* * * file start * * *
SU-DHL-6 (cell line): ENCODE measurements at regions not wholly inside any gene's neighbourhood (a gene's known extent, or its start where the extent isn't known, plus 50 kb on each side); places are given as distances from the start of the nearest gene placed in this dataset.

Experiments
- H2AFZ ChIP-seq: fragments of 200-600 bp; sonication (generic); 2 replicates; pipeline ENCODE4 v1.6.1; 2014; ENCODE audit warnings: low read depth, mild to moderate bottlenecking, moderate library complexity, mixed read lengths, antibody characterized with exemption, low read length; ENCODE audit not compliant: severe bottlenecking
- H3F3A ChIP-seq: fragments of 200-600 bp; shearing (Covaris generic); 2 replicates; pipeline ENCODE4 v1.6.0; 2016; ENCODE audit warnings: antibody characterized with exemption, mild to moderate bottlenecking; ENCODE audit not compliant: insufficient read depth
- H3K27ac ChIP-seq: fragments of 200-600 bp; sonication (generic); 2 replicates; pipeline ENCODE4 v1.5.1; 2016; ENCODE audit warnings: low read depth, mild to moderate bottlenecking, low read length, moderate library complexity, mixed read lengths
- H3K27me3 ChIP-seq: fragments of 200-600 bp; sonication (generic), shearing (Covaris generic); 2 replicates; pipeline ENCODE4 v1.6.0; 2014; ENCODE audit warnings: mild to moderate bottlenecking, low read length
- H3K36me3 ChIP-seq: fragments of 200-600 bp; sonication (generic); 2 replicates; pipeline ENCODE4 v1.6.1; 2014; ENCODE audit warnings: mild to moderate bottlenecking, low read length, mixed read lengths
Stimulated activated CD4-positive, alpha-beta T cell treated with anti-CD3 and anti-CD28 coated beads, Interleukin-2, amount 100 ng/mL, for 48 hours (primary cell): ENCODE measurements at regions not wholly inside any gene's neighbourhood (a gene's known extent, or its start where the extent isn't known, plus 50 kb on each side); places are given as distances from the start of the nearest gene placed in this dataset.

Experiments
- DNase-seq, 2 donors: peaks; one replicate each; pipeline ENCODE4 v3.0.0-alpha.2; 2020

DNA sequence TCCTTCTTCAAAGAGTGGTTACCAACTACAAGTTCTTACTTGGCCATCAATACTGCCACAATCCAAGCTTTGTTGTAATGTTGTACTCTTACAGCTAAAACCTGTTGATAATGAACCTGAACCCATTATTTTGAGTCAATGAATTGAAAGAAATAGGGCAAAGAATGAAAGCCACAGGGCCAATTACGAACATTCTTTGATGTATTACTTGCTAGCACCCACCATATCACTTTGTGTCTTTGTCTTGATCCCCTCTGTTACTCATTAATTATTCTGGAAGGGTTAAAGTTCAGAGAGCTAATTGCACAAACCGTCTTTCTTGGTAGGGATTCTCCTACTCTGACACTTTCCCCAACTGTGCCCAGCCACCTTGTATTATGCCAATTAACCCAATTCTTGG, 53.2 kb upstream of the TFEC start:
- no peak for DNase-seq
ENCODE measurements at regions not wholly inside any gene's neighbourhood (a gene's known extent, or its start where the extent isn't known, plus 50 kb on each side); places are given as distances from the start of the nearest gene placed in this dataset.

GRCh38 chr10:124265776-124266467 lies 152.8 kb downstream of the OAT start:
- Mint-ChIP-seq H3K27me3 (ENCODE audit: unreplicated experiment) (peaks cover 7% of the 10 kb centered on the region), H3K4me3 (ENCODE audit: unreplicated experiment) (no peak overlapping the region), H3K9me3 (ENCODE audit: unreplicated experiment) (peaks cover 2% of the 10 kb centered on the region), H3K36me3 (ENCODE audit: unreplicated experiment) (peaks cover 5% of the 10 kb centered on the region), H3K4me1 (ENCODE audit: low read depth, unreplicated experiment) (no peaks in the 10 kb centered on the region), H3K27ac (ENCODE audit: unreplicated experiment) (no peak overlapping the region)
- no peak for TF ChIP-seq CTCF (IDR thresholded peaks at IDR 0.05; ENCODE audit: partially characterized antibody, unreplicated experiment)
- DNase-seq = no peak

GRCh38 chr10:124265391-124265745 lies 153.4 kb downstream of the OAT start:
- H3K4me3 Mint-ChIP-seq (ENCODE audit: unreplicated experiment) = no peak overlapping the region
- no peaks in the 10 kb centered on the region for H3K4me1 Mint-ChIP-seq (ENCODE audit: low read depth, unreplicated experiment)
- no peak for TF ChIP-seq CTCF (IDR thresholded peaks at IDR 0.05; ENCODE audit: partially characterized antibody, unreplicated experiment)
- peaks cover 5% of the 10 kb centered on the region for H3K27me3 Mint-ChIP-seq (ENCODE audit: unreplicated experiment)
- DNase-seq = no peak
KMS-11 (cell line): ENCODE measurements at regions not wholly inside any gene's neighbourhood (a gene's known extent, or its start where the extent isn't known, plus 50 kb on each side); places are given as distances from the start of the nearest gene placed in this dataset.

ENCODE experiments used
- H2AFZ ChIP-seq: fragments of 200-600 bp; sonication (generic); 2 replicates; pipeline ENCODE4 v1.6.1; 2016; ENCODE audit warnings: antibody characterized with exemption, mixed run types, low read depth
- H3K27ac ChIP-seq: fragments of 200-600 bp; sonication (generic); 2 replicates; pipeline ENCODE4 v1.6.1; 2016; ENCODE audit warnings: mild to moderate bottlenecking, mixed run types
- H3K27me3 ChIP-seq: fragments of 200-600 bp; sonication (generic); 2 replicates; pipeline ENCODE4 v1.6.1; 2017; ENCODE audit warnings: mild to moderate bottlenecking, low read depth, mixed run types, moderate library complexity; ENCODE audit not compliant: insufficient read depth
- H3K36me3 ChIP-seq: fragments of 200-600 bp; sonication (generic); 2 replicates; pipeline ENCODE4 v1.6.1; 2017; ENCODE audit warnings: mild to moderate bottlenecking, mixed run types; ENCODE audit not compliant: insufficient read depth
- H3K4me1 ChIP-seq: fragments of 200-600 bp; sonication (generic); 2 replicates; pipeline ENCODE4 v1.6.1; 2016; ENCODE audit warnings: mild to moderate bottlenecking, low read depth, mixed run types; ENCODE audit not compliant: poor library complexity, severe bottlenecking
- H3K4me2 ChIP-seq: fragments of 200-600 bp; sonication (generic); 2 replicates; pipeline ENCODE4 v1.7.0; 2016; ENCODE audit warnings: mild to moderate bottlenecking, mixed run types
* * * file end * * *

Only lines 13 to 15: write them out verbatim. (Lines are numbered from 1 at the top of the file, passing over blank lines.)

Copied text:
ENCODE measurements at regions not wholly inside any gene's neighbourhood (a gene's known extent, or its start where the extent isn't known, plus 50 kb on each side); places are given as distances from the start of the nearest gene placed in this dataset.

GRCh38 chr10:124265776-124266467 lies 152.8 kb downstream of the OAT start:
- Mint-ChIP-seq H3K27me3 (ENCODE audit: unreplicated experiment) (peaks cover 7% of the 10 kb centered on the region), H3K4me3 (ENCODE audit: unreplicated experiment) (no peak overlapping the region), H3K9me3 (ENCODE audit: unreplicated experiment) (peaks cover 2% of the 10 kb centered on the region), H3K36me3 (ENCODE audit: unreplicated experiment) (peaks cover 5% of the 10 kb centered on the region), H3K4me1 (ENCODE audit: low read depth, unreplicated experiment) (no peaks in the 10 kb centered on the region), H3K27ac (ENCODE audit: unreplicated experiment) (no peak overlapping the region)